Archaeological inspiration and historical inference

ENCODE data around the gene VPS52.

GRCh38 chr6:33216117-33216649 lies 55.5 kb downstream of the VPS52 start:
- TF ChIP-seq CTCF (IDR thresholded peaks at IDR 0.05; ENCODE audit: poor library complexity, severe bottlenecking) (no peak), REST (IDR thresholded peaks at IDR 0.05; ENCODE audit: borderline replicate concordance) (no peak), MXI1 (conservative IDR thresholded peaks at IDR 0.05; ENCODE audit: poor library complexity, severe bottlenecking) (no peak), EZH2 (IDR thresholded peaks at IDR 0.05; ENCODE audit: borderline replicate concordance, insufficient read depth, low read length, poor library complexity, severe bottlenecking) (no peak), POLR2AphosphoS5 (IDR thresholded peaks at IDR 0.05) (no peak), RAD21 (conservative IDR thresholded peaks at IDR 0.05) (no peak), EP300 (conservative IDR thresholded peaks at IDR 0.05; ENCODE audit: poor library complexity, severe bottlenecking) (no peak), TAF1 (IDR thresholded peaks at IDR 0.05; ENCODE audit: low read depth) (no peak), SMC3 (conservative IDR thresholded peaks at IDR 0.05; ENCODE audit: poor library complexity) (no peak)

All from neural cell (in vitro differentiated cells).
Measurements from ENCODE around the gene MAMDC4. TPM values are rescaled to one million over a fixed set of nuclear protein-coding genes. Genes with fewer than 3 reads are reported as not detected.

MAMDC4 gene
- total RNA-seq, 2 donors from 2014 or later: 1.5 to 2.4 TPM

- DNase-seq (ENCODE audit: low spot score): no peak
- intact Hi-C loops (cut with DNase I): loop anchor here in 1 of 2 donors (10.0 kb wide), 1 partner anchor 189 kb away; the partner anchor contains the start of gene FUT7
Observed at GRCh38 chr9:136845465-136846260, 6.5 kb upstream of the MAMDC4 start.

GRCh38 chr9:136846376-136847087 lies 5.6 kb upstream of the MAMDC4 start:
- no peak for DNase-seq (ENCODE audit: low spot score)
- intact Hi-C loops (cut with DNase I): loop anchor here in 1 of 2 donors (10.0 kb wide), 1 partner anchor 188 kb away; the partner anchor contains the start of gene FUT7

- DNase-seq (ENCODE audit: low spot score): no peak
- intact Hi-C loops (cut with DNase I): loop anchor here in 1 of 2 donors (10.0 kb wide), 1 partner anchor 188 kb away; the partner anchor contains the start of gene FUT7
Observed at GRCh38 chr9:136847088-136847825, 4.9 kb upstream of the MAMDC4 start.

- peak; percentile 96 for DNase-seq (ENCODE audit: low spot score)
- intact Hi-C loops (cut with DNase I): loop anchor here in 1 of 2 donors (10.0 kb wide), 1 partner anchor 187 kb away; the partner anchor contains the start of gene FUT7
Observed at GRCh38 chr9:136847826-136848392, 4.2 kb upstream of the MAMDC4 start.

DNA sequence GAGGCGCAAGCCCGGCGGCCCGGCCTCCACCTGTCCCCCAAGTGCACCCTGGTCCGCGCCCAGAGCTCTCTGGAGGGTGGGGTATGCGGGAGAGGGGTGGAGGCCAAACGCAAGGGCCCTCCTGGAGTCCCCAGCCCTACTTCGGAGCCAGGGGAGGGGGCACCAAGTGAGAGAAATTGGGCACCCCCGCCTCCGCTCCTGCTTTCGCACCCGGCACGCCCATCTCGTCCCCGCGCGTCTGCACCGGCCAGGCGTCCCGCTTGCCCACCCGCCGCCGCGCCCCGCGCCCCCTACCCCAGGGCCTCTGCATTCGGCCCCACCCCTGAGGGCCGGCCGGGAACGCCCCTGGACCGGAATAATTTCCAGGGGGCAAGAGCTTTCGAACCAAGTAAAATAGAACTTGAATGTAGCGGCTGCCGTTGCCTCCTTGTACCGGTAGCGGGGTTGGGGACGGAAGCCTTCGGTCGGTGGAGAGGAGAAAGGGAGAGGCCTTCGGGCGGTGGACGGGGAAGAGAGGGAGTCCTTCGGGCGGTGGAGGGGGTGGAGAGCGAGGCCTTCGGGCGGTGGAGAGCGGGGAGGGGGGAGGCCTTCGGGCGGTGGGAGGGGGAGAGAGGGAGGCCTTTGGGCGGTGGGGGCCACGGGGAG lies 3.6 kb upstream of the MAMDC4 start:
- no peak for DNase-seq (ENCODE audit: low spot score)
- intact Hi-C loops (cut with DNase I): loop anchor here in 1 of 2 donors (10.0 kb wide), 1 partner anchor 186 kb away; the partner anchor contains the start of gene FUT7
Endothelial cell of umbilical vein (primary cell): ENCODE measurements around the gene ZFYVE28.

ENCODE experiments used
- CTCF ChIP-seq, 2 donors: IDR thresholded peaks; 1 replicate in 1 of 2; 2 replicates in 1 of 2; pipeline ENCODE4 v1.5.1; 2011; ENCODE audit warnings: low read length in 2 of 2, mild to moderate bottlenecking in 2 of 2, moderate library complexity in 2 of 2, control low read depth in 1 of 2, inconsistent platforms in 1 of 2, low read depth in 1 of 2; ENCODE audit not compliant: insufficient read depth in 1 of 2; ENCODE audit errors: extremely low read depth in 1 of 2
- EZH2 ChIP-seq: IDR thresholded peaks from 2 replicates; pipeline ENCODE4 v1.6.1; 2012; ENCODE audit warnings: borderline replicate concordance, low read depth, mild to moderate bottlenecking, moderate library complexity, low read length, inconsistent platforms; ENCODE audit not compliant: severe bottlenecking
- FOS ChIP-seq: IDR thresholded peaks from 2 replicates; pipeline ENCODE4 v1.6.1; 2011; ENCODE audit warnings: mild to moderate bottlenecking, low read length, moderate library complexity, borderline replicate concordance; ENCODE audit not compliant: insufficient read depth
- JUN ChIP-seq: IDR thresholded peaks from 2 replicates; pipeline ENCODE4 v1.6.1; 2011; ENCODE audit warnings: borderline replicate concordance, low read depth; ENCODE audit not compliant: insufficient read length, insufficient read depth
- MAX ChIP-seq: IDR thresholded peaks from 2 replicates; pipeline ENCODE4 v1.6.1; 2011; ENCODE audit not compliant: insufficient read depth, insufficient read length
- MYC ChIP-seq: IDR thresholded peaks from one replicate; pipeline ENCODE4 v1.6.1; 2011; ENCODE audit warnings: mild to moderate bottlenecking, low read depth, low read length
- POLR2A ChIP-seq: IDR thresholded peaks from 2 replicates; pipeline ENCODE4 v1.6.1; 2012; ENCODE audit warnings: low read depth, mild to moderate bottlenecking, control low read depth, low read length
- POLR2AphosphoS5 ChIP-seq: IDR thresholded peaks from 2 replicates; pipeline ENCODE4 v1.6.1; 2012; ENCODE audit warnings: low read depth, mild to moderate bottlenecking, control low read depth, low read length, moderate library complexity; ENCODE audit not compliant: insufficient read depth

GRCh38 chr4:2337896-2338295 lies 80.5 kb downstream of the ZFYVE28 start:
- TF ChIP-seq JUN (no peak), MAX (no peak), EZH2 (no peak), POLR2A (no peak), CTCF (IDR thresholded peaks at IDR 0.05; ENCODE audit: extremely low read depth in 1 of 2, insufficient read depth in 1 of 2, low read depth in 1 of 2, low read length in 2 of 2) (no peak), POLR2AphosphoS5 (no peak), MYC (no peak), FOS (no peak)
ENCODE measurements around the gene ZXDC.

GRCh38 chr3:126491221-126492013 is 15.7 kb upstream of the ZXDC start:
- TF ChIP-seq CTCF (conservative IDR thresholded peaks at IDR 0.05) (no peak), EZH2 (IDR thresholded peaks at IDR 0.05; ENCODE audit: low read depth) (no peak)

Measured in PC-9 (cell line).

This paper highlights potential historical inferences one can draw about economiclifestyle from lexical patterns of the Edoid speaking Emai people. Theselected inferences derive from the complementary use of morphology in thecoding of basic categories of Emai foodstuffs. While plant and animal domainseach utilize endocentric and exocentric compounds as well as derivationalmorphology, inflectional morphology is not uniformly engaged across semanticdomains. In particular, noun class prefix pairs, reflecting a reduced gender system,obligatorily encode grammatical number on basic level terms only in theanimal domain. Given that the Emai inhabit the forest zone fringe and practiceagriculture in a geographic area inhospitable to herd animals of the type recognizedby inflectional marking, this coding asymmetry is suggestive of an earlierpastoral lifestyle. Accordingly, any proposal for an Emai and, by extension, anEdoid homeland at the rainforest edge, as proposed in Elugbe (1979), wouldbe too restrictive. It is therefore argued that Edoid wide lexical investigations,particularly of lexemes coding animals and plants, ought to pursue the possibilityof a more northerly homeland, one that might extend north of the Niger-Benue confluence. Results have the potential to enhance understanding of notonly historical evolution within the Edoid group but also population interactionacross the Sahelo-Sudanic landscape.